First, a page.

Domestic Bonds

Japanese government bond trading is drying up. Is it important?

NOTOBODY PURCHASED Ten-year Japanese government bond traded over-the-counter on August 3. Such a lull in the world’s second-largest sovereign bond market would already have been remarkable. But in fact, it wasn’t even the first time that activity had subsided. The once frantic trading desks in Tokyo have fallen silent over the past half-decade.

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Skeptics of the central bank’s massive quantitative easing (QE) program warned that this moment would come. With the Bank of Japan (BoJ) By sucking up securities, they argued, benchmark bonds would become scarce, causing price volatility and preventing investors from properly assessing risk. Financial institutions would be deprived of the collateral they needed to operate. But, oddly enough, there are few signs that the drying up of the Japanese market has had such effects. Should anyone, aside from the poor souls who bought and sold bonds for a living, lose sleep over them?

Perhaps nowhere is it more central in the history of QE than Tokyo. During the depression of the 1930s, the country’s finance ministry organized the BoJ guarantee all government bond issues. In 2001, Japan became the cradle of modernity QE when the BoJ launched a small asset purchase program.

The scale of bond purchases over the past eight years in particular has been astounding. The BoJassets of approximately 130% GDP, almost double the share held by the European Central Bank and almost four times that of the US Federal Reserve. The BoJ owns nearly half of Japan’s sovereign bonds (and, after years of sluggish economic growth, which forced the government to run budget deficits, the country has had enough). These were largely purchased from commercial banks, both domestic and foreign based in Japan. In 2012, banks held more than 40% of the stock of government bonds; now they own less than 13%. Since they usually do a lot of bond trading, it’s no surprise that activity has dried up like a dammed stream.

For its detractors, the Japanese experience of buying bonds as the main form of economic stimulus discredits the political tool. The huge asset purchases since 2012 have clearly not achieved the goal of generating sustained inflation. Even the BoJ don’t think it will hit its 2% inflation target until 2024.

Yet there also appear to have been few negative market consequences that critics feared. Bond traders complain about liquidity in polls, but bid-ask spreads – a measure of the spread between the price at which buyers are willing to buy and sellers are willing to sell – in the exchanges that occur were contained. Prices are kept in a stable band by the BoJ“yield curve control” policy. Average private sector loan rates are at their lowest. Large-scale quantitative easing may have made some maturities scarce, but this effect was mitigated by the central bank’s willingness to lend bonds to the private sector through various guarantee programs. As the pandemic panic peaked in March last year, the BoJ loaned more than 24 trillion yen ($ 221 billion) in government bonds to the private sector, mainly to provide the collateral needed by banks to access the Fed’s dollar swap lines. While it may still be reasonable to be concerned about the effect of persistently low interest rates on asset prices and on broader financial markets, in Japan at least concerns about the functioning of the asset market. government bonds have not yet materialized.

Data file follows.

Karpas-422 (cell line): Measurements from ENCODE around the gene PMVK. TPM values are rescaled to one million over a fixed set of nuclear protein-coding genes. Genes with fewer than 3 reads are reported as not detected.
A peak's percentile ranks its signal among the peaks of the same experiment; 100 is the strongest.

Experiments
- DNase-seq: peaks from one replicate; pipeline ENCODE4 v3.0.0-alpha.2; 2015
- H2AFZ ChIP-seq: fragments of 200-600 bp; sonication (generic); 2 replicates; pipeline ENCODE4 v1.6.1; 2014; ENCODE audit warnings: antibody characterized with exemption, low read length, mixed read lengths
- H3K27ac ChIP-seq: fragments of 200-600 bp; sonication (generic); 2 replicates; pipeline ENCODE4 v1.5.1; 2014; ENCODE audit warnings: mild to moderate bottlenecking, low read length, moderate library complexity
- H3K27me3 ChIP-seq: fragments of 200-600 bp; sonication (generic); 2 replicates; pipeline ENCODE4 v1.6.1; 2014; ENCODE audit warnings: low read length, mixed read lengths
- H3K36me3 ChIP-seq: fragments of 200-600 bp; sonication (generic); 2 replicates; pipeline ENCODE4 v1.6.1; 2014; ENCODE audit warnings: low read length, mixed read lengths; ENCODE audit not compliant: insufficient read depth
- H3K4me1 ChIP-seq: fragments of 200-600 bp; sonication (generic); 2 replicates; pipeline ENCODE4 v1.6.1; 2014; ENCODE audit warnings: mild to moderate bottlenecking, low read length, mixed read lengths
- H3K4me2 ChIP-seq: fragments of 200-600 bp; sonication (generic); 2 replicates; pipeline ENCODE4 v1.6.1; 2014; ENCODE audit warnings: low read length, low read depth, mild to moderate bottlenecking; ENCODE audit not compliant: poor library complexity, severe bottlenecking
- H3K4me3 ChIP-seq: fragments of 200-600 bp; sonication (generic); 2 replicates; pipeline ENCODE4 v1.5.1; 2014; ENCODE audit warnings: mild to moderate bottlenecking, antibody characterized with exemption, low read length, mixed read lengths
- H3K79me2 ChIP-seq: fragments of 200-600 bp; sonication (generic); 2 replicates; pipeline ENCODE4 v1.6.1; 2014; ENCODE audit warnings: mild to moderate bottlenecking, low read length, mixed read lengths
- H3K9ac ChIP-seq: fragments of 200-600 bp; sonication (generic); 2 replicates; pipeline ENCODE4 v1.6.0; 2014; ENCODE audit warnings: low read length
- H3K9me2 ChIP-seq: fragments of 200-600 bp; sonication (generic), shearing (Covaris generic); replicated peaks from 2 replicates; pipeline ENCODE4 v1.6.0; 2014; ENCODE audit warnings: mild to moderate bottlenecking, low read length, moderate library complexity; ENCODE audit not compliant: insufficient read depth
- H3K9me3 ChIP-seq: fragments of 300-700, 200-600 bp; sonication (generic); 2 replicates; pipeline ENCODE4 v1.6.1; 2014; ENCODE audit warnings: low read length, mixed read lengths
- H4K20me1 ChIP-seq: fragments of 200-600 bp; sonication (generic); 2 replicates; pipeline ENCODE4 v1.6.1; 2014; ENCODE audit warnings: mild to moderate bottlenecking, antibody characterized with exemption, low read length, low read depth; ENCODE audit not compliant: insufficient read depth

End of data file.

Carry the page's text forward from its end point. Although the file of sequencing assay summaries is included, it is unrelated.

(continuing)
The absence of direct financial consequences of strangulation activity in the bond market speaks volumes about QE and monetary policy in general. Politics is generally seen as something that brings about changes in the economy. But it is just as much a consequence of the existing economic reality.

Movements in bond markets generally provide useful information on investors’ expectations for growth and inflation. But in Japan, both are so low that there is little useful information to glean from a more vibrant market. QE may have helped kill trading activity, but ultimately the euthanasia of trading desks like the QE program itself, is the result of a stagnant economy and static prices.

Perhaps this is the best lesson for other countries and, as the past 30 years have shown, what happens in Tokyo today is often repeated in the rest of the wealthy world tomorrow. If they find themselves in similar economic circumstances, worrying about the effect of buying bonds on the functioning of the market may be the least of their concerns.

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This article appeared in the Finance and Economics section of the print edition under the title “Closed for Business”